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changed; but the feelings formerly represented by one class have found their way into another. How do you account for this? The equality which existed among the French nobility has descended and exists now among all classes--the military spirit and the military manners of France have done the same-for the character of a nation will penetrate all its institu tions-will give its air and physiognomy to every form of government which that nation essays, and even to which the character of that nation seems opposed.*
But it is not only that we find the soldier's character stamped on the citizen; we also find the soldier prominent in the different pursuits of the city.
What man more known to succeed in that society where a certain air of gayety and gallantry captivates the woman, whose reign of coquetry is drawing to a close, and excites the admiration of the young men who are just beginning to be a-la-mode, than Col. ·?
A lively and agreeable countenance, over which an eye that flashes fire and a slight but dark moustache throws a martial air of energy and determination: that sort of wit which is always delivered a-propos, and which rather consists in having something on all occasions ready to say than in the precise excellence of what is said; a peculiar turn of phrase, which somehow or other gives you an idea, but an agreeable idea, of his profession; and a manner of speaking, soft but short, and full of a slight emphasis, which as he pronounces his words gives a value to them above their meaning these are the qualities, assisted by an im perturbable impudence and an excellent education, which have given to this hero of the drawing-room the notoriety he possesses. Magnificent, prodigal, studying effect in his expenses, and desirous to give to his premeditated follies the air of a careless extravagance -famous for the bills he owes for bonbons, and the money he has spent in canes--famous also for his in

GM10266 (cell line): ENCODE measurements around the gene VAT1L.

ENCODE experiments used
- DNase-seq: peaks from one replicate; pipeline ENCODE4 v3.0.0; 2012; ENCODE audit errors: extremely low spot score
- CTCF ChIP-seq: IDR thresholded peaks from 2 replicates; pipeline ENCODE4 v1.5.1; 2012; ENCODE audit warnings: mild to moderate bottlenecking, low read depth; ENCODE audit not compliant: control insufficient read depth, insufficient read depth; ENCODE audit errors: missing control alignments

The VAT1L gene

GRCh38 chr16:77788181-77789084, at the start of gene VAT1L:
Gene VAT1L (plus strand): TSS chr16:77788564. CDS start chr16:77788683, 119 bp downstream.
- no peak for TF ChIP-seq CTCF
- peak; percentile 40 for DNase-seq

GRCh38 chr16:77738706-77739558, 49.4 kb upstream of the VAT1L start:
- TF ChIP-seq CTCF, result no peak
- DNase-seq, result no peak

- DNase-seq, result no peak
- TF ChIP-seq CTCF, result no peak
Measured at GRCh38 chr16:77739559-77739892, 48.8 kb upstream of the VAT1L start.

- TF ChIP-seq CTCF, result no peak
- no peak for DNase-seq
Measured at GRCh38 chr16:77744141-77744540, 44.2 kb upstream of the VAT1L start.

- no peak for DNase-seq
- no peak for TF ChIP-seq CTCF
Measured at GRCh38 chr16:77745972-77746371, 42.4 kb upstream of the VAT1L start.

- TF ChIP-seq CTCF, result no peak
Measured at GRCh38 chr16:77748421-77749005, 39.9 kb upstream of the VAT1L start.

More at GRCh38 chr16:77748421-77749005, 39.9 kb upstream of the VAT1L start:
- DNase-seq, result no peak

* I say nothing of the army, and its spirit, and its discipline, since I hope, at a future time, to go more fully into that subject.
trigues behind the scenes of the "Français," in the foyers of the opera, and in the salons of the Faubourg St. Germain--perfect in the art of ripening one intrigue before he passes from the other, and deriving much of his pleasure from the pain he inflicts--ready to give offence, to take offence--great gambler, great duellist, and fortunate as both--this gentleman is the idol of a circle whose praise one courts at twenty, and despises ten years afterward.